Food-animal practitioners commonly perform local-anesthetic techniques due to the dangers associated with general anesthesia. Local anesthetic techniques usually are simple, cheap and have relatively few side effects. Unless otherwise stated, "local anesthetic agent" refers to lidocaine or carbocaine. It is preferable to clip the hair and perform a surgical prep of the site before anesthetic agents are injected, particularly those injected deep into tissues.
The most common reason to perform surgery on the eye or eyelids is for squamous-cell carcinoma. For anesthesia prior to hyperthermia or freezing of lid lesions, or H-plasty, a simple line block with a local anesthetic agent will work. For lesions on the globe, it is helpful to proptose the globe for better exposure and immobilization. I try to proptose the globe without relaxation from a Peterson or retrobulbar block so there is less chance of abrasions and drying of the cornea following the procedure, especially if animals are traveling in an open trailer following the procedure. A topical local anesthetic labeled for the eye should be applied.
For enucleation of the eye, I prefer the Peterson eye block. A small amount of local anesthetic is placed subcutaneously at the notch formed by the supraorbital process and the zygomatic arch. A 14-gauge, 1-inch needle is placed through the skin, then an 18-gauge, 6-inch needle slightly curved is placed through the first needle with the tip aimed slightly caudal and ventral until I encounter bone. Although explanations of this technique by others describes repositioning the needle until it passes medial to the coronoid process of the mandible, I have rarely been successful at this. However, by depositing 20 mls of local anesthetic (after aspiration to make sure a vessel has not been entered), I am usually successful in obtaining anesthesia and resultant relaxation and protrusion of/to the globe. This technique does not block sensation to the lids. Blocking the auriculopalpebral branch of the facial nerve is described, but is not always successful and only blocks the lower lid. So, I prefer to block both upper and lower lids with a line of local anesthetic about 3 centimeters from the lid margins.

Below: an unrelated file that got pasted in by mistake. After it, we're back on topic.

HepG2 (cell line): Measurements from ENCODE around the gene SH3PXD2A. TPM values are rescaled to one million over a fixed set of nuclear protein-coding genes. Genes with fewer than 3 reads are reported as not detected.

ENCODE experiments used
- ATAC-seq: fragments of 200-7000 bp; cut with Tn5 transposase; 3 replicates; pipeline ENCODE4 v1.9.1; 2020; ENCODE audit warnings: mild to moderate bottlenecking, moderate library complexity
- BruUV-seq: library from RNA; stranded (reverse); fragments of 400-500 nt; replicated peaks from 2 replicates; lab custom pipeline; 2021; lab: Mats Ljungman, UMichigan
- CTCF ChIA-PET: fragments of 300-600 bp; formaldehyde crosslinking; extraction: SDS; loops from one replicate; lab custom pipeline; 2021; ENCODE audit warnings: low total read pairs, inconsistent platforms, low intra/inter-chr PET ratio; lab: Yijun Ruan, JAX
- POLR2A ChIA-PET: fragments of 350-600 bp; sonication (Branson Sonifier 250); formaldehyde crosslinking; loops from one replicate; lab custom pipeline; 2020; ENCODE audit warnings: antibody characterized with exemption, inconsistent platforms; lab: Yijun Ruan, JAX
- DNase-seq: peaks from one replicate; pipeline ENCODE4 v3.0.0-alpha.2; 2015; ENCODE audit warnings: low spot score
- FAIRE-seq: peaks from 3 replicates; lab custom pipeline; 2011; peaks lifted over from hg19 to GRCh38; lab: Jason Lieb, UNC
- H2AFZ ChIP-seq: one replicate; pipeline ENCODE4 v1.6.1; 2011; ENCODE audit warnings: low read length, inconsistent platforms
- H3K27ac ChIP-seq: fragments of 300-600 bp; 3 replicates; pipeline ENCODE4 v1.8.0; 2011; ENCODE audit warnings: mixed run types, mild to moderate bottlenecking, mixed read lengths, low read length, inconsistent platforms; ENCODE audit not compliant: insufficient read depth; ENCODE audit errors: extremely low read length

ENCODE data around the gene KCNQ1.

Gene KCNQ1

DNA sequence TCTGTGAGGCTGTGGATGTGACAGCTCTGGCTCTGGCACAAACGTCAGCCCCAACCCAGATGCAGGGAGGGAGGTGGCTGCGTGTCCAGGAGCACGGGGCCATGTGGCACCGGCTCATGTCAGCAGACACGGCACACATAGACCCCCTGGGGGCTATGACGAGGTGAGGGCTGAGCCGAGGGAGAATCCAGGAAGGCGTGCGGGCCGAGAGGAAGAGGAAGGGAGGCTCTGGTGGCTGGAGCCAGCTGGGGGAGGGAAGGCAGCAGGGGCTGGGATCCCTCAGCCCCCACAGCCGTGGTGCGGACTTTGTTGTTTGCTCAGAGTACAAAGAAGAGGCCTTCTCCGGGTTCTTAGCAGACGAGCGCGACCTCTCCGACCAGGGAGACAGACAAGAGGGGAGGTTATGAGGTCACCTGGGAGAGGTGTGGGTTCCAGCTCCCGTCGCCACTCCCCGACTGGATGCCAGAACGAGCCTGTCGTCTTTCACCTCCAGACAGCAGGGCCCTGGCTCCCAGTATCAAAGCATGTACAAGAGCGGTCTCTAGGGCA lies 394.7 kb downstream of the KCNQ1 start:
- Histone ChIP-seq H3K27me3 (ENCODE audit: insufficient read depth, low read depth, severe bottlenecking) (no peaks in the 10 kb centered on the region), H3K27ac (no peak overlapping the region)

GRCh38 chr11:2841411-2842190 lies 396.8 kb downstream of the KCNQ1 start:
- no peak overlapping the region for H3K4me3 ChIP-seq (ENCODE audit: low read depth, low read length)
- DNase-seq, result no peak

There is much debate among practitioners over the use of a Peterson eye block vs. the retrobulbar block. Both can be effective if performed correctly, and both can have deadly side effects. The Peterson eye block is purportedly safer and more effective if done correctly, but is more difficult to perform.
Blocking the cornual nerve desensitizes the horn for dehorning. Five mls to 10 mls of a local anesthetic agent is deposited subcutaneously and relatively superficially midway between the lateral canthus of the eye and the base of the horn along the zygomatic process. Complete anesthesia may take 10 minutes to occur. In older animals with larger horns, a partial ring block, especially posterior to the horn, may be needed.
For knife castration, a line of local anesthetic agent is placed in the scrotum at the proposed incision site. Injection of a local anesthetic agent into each testicle is then performed. The volume of the agent depends on the size of the testes. I inject until I get backpressure. It is important to remove the testes within a few minutes of injection into them to prevent any toxic side effects from lidocaine or carbocaine going systemically.
For teat lacerations, an inverted V block immediately proximal to the laceration is usually sufficient. For severe, extensive lacerations, a complete ring block at the base of the teat may be necessary.
Surgery of the foot
In general, intravenous regional anesthesia is preferred for surgery of the foot. A tourniquet is placed proximal to the fetlock immediately prior to injection (vein will be maximally distended immediately after the tourniquet is placed). Three sites of injection are available. One vein runs down the center of the dorsal aspect of the pastern. Another vein runs approximately 2 cm dorsal to the dewclaw, on both the lateral and medial sides of the foot. A 20-gauge needle or butterfly catheter is inserted into one of these veins and 15 cc to 20 cc of local anesthetic agent is administered. Alternatively, a 20-gauge, 1.5-inch needle is inserted into the dorsal aspect of the pastern, in the groove between the proximal phalanges, just distal to the fetlock. Many times a vein is entered in the interdigital space and can be used to inject the anesthetic agent. It is only necessary to administer an anesthetic into one of these veins to provide anesthesia to the entire area distal to the tourniquet. The tourniquet can be safely left on for up to an hour to provide hemostasis during surgical procedures.